Demolishing Modernism

Deirdre Coit represented the Maslons in the sale. She has never met Richard Rotenberg, but she met his real estate agent. “And his agent represented that they loved the house and they wanted to renovate it.” Enid Maslon Starr kept in contact with Coit from Boston. “I spoke with the broker on several occasions, and she told me that he [Rotenberg] was asking about restoration contractors.”

None of the Maslons has ever met Richard Rotenberg. However, prior to the closing of escrow, James Maslon spoke with him by phone and indicated that he would leave several Neutra-related items for him at the house. Shortly after the closing, Rotenberg called on Edith Nadler, the longtime Maslon friend and Tamarisk member who lived next door on Fairway Drive. “He said he’d bought the house and wanted to introduce himself. I said the house needed a little help, and he agreed.” She pauses. “Was he going to renovate? He implied it by everything he said.” Before leaving Mrs. Nadler, Rotenberg also asked for a favor. “He asked me, ‘Do you think I’ll get into the country club?’ He asked for a recommendation. He said he was a friend of my son’s. That wasn’t true, though I didn’t know it at the time.”

Ultimately, only Richard Rotenberg can speak to his intentions for the house, and he has refused multiple opportunities to do so. Had anybody involved in the sale known that Rotenberg would demolish the house, they would not have sold it to him. Either way, what is indisputably clear is that numerous parties made extraordinary efforts to inform Richard Rotenberg that he was buying an important house by one of the 20th century’s great architects.

Steve Buchanan is the affable bearded building official who issued the demolition permit. “They came in, they applied for the permit,” he says with a shrug from behind the Rancho Mirage permits counter. “Everything was in order, so I gave it to them. I had no reason not to.” And that’s true: In the matter of demolition permits, Rancho Mirage allowed itself no oversight of their issuance prior to August of 2002. But neither Buchanan nor anyone else in Rancho Mirage city government was prepared for the international outrage that resulted from that lack of oversight.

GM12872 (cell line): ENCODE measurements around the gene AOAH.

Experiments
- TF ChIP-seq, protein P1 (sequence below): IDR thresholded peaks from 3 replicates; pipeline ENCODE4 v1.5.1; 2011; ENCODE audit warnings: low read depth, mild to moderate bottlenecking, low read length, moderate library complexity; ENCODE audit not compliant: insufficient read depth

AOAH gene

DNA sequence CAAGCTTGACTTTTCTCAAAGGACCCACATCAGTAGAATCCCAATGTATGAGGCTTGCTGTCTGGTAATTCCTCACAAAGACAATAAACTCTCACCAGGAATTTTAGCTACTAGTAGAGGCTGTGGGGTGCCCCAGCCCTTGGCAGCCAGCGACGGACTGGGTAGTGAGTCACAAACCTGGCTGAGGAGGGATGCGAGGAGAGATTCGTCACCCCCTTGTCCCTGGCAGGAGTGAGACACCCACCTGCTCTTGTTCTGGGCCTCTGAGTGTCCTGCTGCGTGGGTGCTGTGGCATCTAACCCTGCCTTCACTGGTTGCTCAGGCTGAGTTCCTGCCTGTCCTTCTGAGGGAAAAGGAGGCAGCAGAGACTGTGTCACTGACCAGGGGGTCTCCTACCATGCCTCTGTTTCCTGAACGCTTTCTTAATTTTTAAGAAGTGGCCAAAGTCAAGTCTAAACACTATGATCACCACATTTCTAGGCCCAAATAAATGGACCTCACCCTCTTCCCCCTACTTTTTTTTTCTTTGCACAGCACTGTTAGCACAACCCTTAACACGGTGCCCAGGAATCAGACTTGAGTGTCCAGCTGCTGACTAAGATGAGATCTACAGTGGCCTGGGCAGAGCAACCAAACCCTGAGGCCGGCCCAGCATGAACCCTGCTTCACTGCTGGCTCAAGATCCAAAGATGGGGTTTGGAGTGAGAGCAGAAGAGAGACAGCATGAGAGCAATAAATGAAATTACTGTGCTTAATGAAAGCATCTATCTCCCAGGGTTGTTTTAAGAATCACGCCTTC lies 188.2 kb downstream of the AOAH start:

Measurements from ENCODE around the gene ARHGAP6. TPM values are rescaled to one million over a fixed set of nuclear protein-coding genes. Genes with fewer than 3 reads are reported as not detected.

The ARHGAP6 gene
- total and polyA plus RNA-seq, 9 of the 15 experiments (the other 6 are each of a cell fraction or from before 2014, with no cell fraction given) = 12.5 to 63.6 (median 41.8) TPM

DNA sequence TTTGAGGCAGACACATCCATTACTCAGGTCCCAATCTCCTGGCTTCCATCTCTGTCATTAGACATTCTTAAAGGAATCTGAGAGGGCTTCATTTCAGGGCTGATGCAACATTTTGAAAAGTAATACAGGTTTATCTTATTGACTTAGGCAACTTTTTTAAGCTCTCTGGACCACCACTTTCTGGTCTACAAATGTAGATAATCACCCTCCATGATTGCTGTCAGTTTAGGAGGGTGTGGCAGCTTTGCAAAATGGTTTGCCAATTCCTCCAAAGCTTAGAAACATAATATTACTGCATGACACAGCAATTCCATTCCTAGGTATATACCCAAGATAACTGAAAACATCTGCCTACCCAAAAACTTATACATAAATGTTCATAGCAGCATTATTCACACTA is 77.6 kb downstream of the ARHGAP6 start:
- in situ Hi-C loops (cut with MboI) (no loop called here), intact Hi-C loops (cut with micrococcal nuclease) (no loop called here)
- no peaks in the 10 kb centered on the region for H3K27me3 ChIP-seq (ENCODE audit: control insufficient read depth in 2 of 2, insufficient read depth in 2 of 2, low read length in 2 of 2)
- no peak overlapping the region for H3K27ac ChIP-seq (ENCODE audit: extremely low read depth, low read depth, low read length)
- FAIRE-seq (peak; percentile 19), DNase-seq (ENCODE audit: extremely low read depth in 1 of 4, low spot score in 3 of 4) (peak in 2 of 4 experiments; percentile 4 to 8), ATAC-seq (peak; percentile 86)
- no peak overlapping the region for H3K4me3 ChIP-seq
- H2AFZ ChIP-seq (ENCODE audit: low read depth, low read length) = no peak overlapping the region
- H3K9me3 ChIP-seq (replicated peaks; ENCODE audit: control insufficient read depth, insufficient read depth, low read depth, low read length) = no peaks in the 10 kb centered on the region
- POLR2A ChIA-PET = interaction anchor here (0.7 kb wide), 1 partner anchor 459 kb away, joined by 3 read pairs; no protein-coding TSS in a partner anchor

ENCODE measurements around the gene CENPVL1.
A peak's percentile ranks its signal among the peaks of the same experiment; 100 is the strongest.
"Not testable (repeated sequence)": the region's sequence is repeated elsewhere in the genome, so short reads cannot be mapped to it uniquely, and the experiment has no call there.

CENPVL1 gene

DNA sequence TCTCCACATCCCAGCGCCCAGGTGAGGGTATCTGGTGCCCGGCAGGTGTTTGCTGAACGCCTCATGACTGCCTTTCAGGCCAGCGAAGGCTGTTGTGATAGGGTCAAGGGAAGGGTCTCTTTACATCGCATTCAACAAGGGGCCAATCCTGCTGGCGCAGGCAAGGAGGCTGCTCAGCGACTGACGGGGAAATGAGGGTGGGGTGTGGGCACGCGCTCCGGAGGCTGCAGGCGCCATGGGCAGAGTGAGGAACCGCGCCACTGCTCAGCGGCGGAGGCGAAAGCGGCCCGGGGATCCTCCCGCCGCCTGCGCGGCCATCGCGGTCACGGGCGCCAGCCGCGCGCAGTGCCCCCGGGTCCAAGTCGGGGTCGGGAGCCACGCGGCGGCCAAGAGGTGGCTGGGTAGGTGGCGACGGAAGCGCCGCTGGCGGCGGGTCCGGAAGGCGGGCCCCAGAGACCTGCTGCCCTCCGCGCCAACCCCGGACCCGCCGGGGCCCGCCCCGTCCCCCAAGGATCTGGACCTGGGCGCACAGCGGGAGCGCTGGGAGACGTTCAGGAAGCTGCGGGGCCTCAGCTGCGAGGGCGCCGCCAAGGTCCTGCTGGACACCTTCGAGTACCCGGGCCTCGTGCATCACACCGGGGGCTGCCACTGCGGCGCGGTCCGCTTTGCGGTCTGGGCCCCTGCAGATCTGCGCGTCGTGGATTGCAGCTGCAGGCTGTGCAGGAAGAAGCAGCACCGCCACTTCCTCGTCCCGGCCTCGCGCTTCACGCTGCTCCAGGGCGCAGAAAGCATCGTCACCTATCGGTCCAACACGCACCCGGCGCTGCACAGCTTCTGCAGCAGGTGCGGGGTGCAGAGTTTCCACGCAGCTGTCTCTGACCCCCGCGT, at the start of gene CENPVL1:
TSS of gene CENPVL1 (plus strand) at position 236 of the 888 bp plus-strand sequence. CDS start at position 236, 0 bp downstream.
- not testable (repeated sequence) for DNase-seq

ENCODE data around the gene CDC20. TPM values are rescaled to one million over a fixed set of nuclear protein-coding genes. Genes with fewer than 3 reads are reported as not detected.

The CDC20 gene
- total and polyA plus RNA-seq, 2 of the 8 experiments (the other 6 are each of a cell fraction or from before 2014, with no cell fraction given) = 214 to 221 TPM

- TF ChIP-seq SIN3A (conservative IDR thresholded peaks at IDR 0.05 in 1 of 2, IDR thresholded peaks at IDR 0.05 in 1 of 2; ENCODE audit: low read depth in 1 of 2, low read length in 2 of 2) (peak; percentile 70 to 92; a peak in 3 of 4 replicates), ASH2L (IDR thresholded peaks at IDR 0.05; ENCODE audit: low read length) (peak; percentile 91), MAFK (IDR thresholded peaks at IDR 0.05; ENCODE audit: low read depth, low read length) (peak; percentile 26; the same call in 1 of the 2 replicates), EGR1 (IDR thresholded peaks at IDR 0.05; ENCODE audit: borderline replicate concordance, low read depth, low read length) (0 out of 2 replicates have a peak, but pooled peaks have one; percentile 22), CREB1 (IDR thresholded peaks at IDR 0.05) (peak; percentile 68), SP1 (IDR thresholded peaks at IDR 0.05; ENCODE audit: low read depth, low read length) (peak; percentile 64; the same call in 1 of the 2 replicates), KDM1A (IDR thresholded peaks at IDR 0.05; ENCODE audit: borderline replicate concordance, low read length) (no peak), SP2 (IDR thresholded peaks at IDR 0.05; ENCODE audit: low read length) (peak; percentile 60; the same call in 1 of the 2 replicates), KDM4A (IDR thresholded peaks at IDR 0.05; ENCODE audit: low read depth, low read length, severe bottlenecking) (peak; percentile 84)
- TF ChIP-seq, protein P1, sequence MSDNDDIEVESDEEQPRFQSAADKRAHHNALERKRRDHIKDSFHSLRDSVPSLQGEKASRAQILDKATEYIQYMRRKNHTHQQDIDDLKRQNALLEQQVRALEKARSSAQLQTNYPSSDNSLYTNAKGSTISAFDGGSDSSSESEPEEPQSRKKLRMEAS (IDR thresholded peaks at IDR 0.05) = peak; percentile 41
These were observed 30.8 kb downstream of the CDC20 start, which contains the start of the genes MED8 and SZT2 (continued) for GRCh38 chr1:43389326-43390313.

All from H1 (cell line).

Rancho Mirage City Council member Richard Kite recalls thinking, “Man, what’ve we done?” Rancho Mirage is heavily dependent upon affluent, educated, and cultured tourism, and the international scope of the anger was a matter of real concern. Kite was chosen to devise a historic preservation ordinance that would, in principle at least, prevent the demolition of another property like the Maslon’s.

What resulted was an ordinance that allows for historic designation of properties, but only with an owner’s consent. Stranger still, an owner can choose to have the designation removed at a later date. Anthony Merchell is a historian of Palm Springs architecture and a register with DOCOMOMO, an international organization devoted to the preservation of modernism. A few weeks prior to a final vote on the ordinance, he ranked it “about a zero on a scale of one to ten.” The Rancho Mirage Historic Preservation Ordinance was passed on April 3, 2003, just over a year after the issuance of a demolition permit for 70-900 Fairway Drive.

In the kitchen of his pitch-perfect Palm Springs 1950s house, Pete Moruzzi shakes his head. Moruzzi considers the preservation battle in Rancho Mirage to have been lost, and he is refocusing the Palm Springs Modern Committee’s efforts toward educating the citizens of Rancho Mirage about the benefits of historic preservation.

As for the Maslons, they seem to have resigned themselves to the loss. “It was a wonderful part of our life, but it’s gone,” James Maslon sighs. “Personally, for me, it’s gone.” Meanwhile, more than a year after the demolition, speculation and gossip continues over Rotenberg’s motive for demolishing the house. One possible motive is that he wanted the Maslon’s rare full-acre lot for redevelopment purposes. In that way, his $850,000 overpayment for the property is not a mistake, but a shrewd decision by an experienced developer knowing a good subdivision when he sees one. By developing half the property for someone else, Rotenberg turns his overpayment into a market price, or maybe even a bargain. “I’m sure he’s going to build a new home for himself, too,” Deirdre Coit seethes.

“But I don’t think he’s going to feel that comfortable as a member of the club if they decide to let him in,” speculates Dr. Jaffe. As of April 2003, no building permits or site plans have been submitted to Rancho Mirage.

The author gratefully acknowledges the assistance of Jennifer Carlquist of The Minneapolis Institute of Arts in the research and preparation of this article.

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